Zebra mussels are a small, destructive invasive species that pose a danger to lake ecosystems, utilities and infrastructure. Boaters can unknowingly transport zebra mussels from lake to lake because the larvae are microscopic and easily transported in live wells or bilges without being seen.
Zebra mussels were discovered in Lake Travis in June 2017 and in Lake Austin in August 2017. They were discovered in nearby Canyon Lake earlier in June 2017, Lake Belton in 2013, Lake Waco in 2014 and Stillhouse Hollow Reservoir southwest of Belton in 2016. The mussels also have infested lakes in North Texas.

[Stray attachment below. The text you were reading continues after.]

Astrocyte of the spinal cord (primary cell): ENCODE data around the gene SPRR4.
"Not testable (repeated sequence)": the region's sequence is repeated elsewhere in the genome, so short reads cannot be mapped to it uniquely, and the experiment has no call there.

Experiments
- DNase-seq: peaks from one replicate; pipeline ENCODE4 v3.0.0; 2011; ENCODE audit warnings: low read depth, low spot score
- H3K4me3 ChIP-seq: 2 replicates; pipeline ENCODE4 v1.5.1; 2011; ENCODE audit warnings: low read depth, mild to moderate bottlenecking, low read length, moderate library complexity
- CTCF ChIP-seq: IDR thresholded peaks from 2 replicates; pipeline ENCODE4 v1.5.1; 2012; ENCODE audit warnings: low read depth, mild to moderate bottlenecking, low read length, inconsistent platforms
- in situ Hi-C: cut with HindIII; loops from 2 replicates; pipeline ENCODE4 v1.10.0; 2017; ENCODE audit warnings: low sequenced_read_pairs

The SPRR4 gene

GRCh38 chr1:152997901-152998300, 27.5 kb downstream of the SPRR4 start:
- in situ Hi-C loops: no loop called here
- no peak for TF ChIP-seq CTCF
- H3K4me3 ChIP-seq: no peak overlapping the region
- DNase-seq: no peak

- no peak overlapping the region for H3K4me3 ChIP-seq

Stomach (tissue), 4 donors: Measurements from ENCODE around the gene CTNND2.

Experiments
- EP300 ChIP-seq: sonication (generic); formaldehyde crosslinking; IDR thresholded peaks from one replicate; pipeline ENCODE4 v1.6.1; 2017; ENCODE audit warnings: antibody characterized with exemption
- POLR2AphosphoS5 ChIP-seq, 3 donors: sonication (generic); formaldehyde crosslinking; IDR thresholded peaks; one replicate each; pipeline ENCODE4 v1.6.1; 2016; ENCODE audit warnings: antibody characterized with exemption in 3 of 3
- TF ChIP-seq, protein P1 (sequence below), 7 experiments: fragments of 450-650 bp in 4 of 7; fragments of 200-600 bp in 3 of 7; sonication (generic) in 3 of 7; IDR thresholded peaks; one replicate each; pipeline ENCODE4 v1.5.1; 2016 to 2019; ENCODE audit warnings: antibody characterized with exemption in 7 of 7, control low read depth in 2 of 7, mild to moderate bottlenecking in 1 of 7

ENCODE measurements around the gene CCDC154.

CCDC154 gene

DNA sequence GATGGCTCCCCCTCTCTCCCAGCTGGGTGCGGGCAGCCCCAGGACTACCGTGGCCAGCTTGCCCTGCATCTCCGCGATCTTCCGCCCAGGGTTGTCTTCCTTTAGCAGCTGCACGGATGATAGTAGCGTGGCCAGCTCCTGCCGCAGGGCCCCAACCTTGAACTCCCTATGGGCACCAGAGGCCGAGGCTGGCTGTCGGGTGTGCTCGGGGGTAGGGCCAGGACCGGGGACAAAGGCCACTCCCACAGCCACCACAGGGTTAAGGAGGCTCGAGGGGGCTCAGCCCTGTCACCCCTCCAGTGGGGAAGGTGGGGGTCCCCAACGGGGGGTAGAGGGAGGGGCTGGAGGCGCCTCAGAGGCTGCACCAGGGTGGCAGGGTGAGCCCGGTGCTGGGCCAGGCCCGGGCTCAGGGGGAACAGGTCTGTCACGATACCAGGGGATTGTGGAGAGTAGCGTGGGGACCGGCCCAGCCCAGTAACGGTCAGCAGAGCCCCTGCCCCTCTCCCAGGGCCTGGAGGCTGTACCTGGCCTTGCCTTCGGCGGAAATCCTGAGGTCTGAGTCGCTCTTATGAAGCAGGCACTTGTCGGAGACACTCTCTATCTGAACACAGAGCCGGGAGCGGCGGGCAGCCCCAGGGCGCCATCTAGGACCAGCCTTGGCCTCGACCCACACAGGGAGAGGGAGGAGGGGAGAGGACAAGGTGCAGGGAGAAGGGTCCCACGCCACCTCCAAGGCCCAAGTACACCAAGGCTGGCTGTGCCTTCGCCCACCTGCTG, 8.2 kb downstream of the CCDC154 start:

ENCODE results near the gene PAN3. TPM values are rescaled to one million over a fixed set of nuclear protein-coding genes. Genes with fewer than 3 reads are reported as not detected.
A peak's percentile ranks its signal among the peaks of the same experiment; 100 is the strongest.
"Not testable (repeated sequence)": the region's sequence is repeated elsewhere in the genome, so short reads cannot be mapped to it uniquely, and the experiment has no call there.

Once zebra mussels become established in a watershed, little can be done to stop their spread. There is no known wide-scale eradication method for zebra mussels.
Live zebra mussels have not been found in the other Highland Lakes.
Report zebra mussel sightings.
Protect the lakes you love
Boaters must clean, drain and dry their boats to keep zebra mussels from spreading. It’s the law – with fines up to $500 for a first offense.
State regulations require all boats operating on public freshwater anywhere in Texas to be drained after use to help prevent the spread of zebra mussels and other aquatic invasive species. This includes the Highland Lakes and lakes Bastrop and Fayette.